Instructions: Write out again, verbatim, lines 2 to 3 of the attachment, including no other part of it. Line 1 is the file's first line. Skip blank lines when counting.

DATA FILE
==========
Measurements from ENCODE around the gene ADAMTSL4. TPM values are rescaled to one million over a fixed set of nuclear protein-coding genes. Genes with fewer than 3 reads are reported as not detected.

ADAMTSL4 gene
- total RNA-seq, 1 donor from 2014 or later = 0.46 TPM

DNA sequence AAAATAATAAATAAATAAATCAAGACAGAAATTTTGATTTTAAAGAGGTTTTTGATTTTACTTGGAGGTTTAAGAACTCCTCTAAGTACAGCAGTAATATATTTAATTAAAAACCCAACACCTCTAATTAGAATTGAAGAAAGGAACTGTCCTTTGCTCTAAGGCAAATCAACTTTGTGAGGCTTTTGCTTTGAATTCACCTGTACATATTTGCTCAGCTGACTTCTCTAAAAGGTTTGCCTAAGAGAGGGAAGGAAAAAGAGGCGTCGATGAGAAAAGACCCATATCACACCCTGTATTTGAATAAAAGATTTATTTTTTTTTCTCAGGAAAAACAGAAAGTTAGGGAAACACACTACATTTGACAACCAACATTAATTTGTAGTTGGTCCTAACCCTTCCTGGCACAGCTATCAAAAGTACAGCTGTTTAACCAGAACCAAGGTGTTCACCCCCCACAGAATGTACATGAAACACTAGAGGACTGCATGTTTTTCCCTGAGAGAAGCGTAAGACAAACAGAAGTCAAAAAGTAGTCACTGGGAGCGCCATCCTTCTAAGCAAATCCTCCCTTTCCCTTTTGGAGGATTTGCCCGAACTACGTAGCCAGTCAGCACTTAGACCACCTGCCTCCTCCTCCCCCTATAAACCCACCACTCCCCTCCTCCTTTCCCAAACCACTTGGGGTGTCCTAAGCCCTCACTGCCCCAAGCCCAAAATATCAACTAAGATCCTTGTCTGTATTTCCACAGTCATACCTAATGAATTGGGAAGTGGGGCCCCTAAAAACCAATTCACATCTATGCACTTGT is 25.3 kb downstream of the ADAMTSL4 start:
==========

ADAMTSL4 gene
- total RNA-seq, 1 donor from 2014 or later = 0.46 TPM